Background:Systemic sclerosis is associated with an increased incidence of malignancies, in particular solid neoplasms. Hematological cancers have been also observed in autoimmune diseases, though rarely present with lung involvement. The latter may be misdiagnosed in systemic sclerosis patients, due to the frequent concomitant interstitial lung disease.Case description:Here, we present the case of a 63-year-old man affected by systemic sclerosis presenting with an atypical lung imaging and splenomegaly, who was diagnosed with splenic marginal zone lymphoma, thus raising the suspicion of lung secondarism. We discuss the diagnostic challenge of differential diagnosis in interstitial lung presentation and briefly review the available literature on this topic.Conclusion:Several reports have demonstrated an increased risk of malignancy in patients with systemic sclerosis. Still, the lack of concretely defined guidelines for systemic sclerosis, along with systemic sclerosis multifaceted organ involvement at presentation, may challenge diagnosis and management. Here, we remark the importance of clinical work-up and a multidisciplinary approach in systemic sclerosis, to early detect and treat concomitant hematological malignancies, especially during the first years of the disease.
      Citation: Journal of Scleroderma and Related Disorders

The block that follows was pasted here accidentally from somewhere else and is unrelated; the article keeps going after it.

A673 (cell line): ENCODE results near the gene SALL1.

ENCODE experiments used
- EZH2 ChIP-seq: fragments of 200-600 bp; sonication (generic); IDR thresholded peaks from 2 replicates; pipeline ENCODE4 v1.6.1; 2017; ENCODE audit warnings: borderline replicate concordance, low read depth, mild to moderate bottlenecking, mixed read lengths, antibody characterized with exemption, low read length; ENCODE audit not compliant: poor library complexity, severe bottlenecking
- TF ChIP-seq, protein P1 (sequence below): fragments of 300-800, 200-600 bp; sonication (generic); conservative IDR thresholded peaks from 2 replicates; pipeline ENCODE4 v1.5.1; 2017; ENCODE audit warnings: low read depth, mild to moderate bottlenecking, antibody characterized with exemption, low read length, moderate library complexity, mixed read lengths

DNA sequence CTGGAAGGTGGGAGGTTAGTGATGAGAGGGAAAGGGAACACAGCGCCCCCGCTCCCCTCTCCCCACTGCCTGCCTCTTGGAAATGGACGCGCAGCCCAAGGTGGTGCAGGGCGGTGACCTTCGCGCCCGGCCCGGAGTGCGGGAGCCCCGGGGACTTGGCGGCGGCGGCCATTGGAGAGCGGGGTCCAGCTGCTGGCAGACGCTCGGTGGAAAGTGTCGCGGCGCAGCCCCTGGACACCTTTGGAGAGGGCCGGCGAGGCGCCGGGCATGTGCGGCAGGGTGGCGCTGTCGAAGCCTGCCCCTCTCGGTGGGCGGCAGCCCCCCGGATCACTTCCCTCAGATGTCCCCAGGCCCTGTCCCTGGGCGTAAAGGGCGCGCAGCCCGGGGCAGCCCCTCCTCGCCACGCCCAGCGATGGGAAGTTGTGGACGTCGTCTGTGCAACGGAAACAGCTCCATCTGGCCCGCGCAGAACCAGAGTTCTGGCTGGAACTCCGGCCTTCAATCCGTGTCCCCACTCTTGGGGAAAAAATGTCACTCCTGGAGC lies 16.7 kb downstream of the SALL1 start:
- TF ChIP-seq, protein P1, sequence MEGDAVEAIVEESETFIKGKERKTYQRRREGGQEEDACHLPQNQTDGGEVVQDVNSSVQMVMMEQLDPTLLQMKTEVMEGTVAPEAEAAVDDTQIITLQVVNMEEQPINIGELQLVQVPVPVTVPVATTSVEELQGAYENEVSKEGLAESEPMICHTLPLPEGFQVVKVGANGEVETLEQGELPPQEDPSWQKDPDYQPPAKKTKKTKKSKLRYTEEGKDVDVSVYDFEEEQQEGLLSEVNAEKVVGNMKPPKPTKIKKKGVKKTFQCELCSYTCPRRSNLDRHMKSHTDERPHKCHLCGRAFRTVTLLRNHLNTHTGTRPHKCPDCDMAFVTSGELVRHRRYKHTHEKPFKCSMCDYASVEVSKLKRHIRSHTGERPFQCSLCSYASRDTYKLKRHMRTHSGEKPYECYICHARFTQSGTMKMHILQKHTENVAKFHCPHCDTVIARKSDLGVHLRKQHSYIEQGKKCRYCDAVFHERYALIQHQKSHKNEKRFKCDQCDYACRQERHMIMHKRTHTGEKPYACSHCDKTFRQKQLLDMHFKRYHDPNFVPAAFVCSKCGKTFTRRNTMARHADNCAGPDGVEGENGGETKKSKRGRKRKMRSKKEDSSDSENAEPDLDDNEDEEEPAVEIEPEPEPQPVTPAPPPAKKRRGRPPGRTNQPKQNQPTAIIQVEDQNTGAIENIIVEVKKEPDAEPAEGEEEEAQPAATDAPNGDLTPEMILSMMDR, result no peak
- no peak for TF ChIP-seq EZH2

PubDate: 2022-04-11T05:05:24Z
      DOI: 10.1177/23971983221088459
       
  • Primary heart involvement in systemic sclerosis, from conventional to
           innovative targeted therapeutic strategies

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      Authors: Arianna Ferlito, Corrado Campochiaro, Alessandro Tomelleri, Lorenzo Dagna, Giacomo De Luca
      Abstract: Journal of Scleroderma and Related Disorders, Ahead of Print.
      Primary heart involvement is frequent in systemic sclerosis, even though often sub-clinical, and includes cardiac abnormalities that are predominantly attributable to systemic sclerosis rather than other causes and/or complications. A timely diagnosis is crucial to promptly start the appropriate therapy and to prevent the potential life-threatening early and late complications. There is little evidence on how to best manage systemic sclerosis-primary heart involvement as no specific treatment recommendations for heart disease are available, and a shared treatment approach is still lacking. The objective of this review is to summarize the state of the art of current literature and the overall management strategies and therapeutic approaches for systemic sclerosis-primary heart involvement. Novel insights into pathogenic mechanisms of systemic sclerosis-primary heart involvement are presented to facilitate the comprehension of therapeutic targets and novel treatment strategies.
      Citation: Journal of Scleroderma and Related Disorders